It's unfortunate that the act of finding or creating a job for someone has become a form of political currency. Politicians around the country are clamoring about how many jobs they created with this program or that program, or boasting about how their job creation (or job loss) record compares to someone else's for a given time period, while many rightly ask if politicians can really even create jobs (answer: probably not). When we set aside the political rhetoric, we remember that for most people, a job is not a statistic to be waved around in the media and that finding or creating a job is not the end of the story.
For most people, having a job is a means to other ends - making money to help provide for our families, a place where we go to be productive and feel a sense of accomplishment, a foundation on which to build a quality of life. Most people don't want to live so they can work - they work so they can live. And so it's disconcerting when politicians casually talk about job creation as the end in itself, without any concern for or follow-up on what that means for the people in a given community taking those jobs.
If jobs are created but workers aren't paid a living wage or are prevented from standing up for their rights, is our work really done?
If jobs are created but hiring processes are discriminatory or working conditions are oppressive, can we say we've done a helpful thing for our fellow citizens?
If jobs are created but toxic chemicals are released into the groundwater or treasured natural areas are destroyed in ways that limit the quality of life for future generations, can we really claim success?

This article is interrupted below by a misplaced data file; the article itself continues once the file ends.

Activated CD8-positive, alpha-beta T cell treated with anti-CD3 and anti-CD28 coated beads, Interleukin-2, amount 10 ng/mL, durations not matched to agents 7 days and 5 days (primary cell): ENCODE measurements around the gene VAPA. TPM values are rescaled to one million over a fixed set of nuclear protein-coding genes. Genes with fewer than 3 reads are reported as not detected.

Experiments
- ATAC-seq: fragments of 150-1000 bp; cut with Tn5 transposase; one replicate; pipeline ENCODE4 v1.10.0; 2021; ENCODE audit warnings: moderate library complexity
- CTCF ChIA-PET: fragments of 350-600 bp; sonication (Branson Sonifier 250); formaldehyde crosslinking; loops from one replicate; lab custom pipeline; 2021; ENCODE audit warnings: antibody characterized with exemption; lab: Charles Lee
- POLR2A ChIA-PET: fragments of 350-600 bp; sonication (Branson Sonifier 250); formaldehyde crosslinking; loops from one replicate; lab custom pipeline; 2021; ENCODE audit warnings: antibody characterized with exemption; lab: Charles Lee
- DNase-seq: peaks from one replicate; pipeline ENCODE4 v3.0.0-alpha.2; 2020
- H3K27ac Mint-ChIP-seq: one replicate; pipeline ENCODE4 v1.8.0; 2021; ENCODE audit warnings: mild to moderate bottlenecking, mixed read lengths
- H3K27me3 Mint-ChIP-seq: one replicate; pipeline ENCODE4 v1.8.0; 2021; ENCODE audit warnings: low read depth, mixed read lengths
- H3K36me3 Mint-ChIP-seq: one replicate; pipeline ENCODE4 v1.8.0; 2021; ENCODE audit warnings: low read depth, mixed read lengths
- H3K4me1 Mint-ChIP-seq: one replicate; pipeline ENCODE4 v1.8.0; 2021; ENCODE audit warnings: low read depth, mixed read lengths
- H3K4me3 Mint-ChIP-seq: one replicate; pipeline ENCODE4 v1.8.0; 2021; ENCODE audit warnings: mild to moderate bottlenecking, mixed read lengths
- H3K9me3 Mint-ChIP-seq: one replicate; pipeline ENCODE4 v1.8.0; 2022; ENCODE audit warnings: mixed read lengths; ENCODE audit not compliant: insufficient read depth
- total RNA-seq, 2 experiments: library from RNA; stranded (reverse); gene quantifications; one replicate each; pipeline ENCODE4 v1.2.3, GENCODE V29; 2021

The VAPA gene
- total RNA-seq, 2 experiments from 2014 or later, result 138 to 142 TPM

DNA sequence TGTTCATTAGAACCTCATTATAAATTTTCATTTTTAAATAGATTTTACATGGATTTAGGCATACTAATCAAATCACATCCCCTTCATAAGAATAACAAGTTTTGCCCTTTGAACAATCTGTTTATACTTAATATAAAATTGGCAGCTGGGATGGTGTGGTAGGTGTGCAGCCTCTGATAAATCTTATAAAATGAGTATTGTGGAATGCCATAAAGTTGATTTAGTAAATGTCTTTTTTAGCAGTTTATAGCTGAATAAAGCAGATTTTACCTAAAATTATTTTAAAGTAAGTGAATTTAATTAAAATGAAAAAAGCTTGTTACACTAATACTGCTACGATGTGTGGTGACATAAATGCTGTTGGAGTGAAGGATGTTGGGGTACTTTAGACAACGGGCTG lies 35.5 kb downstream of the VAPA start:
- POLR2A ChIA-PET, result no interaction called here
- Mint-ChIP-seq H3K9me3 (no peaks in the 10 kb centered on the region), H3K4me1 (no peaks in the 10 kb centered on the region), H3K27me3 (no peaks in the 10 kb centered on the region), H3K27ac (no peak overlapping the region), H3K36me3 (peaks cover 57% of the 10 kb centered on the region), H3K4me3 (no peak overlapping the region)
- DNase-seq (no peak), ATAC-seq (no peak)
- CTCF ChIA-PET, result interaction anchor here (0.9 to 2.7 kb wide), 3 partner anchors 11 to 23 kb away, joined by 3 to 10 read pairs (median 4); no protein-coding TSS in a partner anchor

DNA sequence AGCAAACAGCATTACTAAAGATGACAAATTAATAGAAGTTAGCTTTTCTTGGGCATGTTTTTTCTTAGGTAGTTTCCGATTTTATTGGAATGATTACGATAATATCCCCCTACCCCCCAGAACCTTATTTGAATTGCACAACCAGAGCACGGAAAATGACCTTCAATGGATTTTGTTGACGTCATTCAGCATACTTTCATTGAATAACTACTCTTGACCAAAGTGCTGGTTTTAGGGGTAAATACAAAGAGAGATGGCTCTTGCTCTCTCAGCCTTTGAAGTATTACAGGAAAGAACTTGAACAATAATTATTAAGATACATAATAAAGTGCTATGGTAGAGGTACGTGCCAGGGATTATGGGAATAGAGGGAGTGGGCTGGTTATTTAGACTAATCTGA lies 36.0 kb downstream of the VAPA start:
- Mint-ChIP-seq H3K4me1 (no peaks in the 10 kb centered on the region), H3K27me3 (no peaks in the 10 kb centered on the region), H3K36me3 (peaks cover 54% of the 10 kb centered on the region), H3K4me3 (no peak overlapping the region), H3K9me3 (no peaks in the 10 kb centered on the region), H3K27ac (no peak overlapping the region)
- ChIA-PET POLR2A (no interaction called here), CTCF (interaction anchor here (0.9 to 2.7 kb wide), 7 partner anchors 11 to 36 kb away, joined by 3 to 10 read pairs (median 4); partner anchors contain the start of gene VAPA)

If job creation is our only goal, there are a lot of unsustainable and destructive models we can follow to get a whole bunch of people put to work right away. Relax a few laws, sweep a few health and environmental issues under the rug, put up a "help wanted" sign, and ta-da - you've got your jobs numbers to wave around, at least for this news cycle!
But if our primary goal is not just job creation, but helping people make a meaningful and fulfilling living for themselves and their families, then maybe we approach it a different way. Maybe we can start to think about job creation at a more human scale.
What does job creation at a human scale look like? I wrote some about this back in 2005, when I described what a driving vision for job creation might prompt us to prioritize. A few more examples:
- Supporting employers that are rooted in their communities and that have a tangible stake in the health and well-being of the people who live and work around them
- Investing in employment opportunities that will pay a living wage, and that value the health and well-being of their employees over the long-term, even when it's not immediately profitable in the short-term to do so
- Not being afraid to see value in creating one, two, three jobs at a time, instead of always waiting for the "big win" of hundreds or thousands of jobs at once - most "growth" is happening in smaller companies now, not larger ones, and the cumulative effect is just as powerful and important
- Regional economic development efforts that focus on the question "how can we do well with what we already have here?" instead of "how can we import resources and build brand new infrastructure so that we can look and feel exactly like some other place?"
As you can imagine, this isn't an idle academic exercise; traditional methods of economic development are failing, local and state governments are on the ropes, and at least in my state of Indiana, personal bankruptcies and debt levels are soaring. We must talk about job creation, yes, but we must talk about it in a way that fully engages the human scale of what it means for a particular person in a particular community to have a job, and what sacrifices and compromises are made by that community to get there.